2023 Mexican vegetable status greatly improved over last year
When Craig Slate visited Culiacan farms in mid-February, he found the temperatures colder than normal. Abnormally cool weather has slowed some of the production out of the Sinaloa area. Also impacting the Mexican vegetable deal this winter has been excessive rain particularly to the north in the state of Sonora. Slate is the CEO of the Rio Rico, AZ-based company, SunFed.
On Feb. 24 he told FreshFruitPortal.com that, despite the wet and cooler weather in Mexico, this year’s production and market prices have been much better than 2022. A year ago, “there were significant labor headwinds that impacted production while farms were also battling dramatic year over year cost increases in 2022. This all made for a very difficult first quarter last year. The outlook for the first and second quarters of 2023 looks better than 2022.
That said, skilled labor availability will remain a challenge for some time. Mexican minimum wage rates rose 20 percent as of January 2023 and there is an increase in competing industries drawing workers from the fields to other industries such as manufacturing.
Although there has been a slow start to the Culiacan production, things are poised to start “rocking and rolling” in March. Eggplant, cucumbers, colored bells and other vegetables will run strong before the traditional fade as the heat rolls in late April and May.
Sonoran vegetable production is underway in Guaymas for SunFed but starting to wind down. The transition north has started and SunFed should be going strong there by mid-March.
“The quality of the production is good. The cold slowed things up – particularly for the colored bells and eggplant – so the timing was affected, but the quality is great.” Squash market prices have not been outstanding but the other vegetable and melon items have seen reasonably good markets.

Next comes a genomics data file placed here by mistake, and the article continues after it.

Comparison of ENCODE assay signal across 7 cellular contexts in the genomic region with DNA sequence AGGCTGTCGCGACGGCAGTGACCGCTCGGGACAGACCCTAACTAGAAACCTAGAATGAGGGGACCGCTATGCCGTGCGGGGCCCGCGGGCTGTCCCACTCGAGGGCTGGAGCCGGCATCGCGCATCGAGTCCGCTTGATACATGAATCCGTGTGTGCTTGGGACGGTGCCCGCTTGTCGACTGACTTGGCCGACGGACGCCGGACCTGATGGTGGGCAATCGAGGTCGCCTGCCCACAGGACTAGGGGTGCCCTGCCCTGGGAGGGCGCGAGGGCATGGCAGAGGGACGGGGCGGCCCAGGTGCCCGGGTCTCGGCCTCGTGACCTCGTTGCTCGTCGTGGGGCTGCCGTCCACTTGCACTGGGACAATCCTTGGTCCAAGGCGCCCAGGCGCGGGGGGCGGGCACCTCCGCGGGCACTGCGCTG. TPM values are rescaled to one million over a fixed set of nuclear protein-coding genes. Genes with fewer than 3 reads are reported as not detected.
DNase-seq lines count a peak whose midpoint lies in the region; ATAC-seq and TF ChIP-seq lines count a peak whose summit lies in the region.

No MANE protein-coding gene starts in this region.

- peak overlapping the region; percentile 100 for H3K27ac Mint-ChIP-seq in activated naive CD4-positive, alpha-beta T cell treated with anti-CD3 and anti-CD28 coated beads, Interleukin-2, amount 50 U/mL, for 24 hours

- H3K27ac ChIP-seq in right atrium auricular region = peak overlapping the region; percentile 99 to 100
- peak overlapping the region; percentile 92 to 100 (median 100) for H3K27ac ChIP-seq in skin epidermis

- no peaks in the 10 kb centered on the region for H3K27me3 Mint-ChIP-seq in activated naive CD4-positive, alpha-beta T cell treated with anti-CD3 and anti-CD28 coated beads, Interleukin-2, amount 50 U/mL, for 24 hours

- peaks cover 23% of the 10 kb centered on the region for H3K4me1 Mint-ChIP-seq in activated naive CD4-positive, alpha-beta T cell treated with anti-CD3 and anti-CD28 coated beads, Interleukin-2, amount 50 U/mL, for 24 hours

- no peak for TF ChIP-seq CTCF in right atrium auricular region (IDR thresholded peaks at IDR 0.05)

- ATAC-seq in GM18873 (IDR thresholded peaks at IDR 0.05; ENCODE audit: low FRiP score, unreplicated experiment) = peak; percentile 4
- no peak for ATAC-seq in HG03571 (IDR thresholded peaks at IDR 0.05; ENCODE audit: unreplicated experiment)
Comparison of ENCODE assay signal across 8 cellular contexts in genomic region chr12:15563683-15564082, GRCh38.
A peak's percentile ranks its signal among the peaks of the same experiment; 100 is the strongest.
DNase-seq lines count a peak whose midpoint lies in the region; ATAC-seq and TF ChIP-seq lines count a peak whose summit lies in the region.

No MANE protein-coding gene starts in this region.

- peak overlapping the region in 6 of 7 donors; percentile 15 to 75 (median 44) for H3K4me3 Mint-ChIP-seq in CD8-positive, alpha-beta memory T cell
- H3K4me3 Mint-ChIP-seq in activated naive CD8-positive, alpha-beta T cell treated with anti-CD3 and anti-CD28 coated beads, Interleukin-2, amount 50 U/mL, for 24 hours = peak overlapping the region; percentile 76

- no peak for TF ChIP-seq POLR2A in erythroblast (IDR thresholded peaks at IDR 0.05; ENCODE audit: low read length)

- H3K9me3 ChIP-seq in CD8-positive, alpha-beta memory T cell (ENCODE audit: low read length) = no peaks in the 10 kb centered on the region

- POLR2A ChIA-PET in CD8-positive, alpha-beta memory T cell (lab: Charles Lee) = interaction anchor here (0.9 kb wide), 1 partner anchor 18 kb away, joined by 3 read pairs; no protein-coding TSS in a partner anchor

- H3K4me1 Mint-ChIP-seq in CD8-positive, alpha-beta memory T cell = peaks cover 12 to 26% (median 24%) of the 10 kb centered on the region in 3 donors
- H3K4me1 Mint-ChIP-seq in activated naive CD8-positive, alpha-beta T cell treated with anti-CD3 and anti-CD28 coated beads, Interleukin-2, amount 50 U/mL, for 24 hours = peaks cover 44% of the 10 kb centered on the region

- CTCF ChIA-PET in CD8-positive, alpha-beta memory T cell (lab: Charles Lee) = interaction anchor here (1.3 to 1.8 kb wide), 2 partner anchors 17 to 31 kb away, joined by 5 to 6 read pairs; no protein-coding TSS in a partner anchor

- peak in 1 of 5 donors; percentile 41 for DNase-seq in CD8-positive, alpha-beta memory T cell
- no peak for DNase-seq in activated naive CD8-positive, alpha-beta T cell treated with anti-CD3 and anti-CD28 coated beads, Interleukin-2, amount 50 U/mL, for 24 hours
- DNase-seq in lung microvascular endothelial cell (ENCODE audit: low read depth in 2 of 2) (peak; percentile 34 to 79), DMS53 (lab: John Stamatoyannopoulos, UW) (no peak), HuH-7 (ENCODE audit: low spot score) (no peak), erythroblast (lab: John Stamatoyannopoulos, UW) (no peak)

The production outlook for West Mexico is good. While unlikely, the greatest threat to production could be late-winter cold in Sonora.
SunFed introducing new Viola Petite eggplant
By late March, SunFed will have on the market its new Viola Petite eggplant, Slate says.
that his firm was wrapping up a pilot test of the new small eggplant, and expects to commercially go to market soon. “We are super-excited” about the Viola Petite because “the consumers, we believe, enjoy a smaller eggplant because they tend to be more tender and have a milder flavor profile. Also, we will market the Petite Viola with an attractive price point to help bring new consumers to the category.
The Viola Petite will ship in a new retail display carton to merchandise the new item.
Currently eggplant sales are heavily concentrated on the East Coast, particularly the Northeast. “However, we believe that with the right marketing and product the eggplant market is ripe for expansion” Slate adds, “With a growing number of consumers moving to plant-based diets or consumers looking to replace high cost animal proteins, eggplant is an ideal meat substitute.”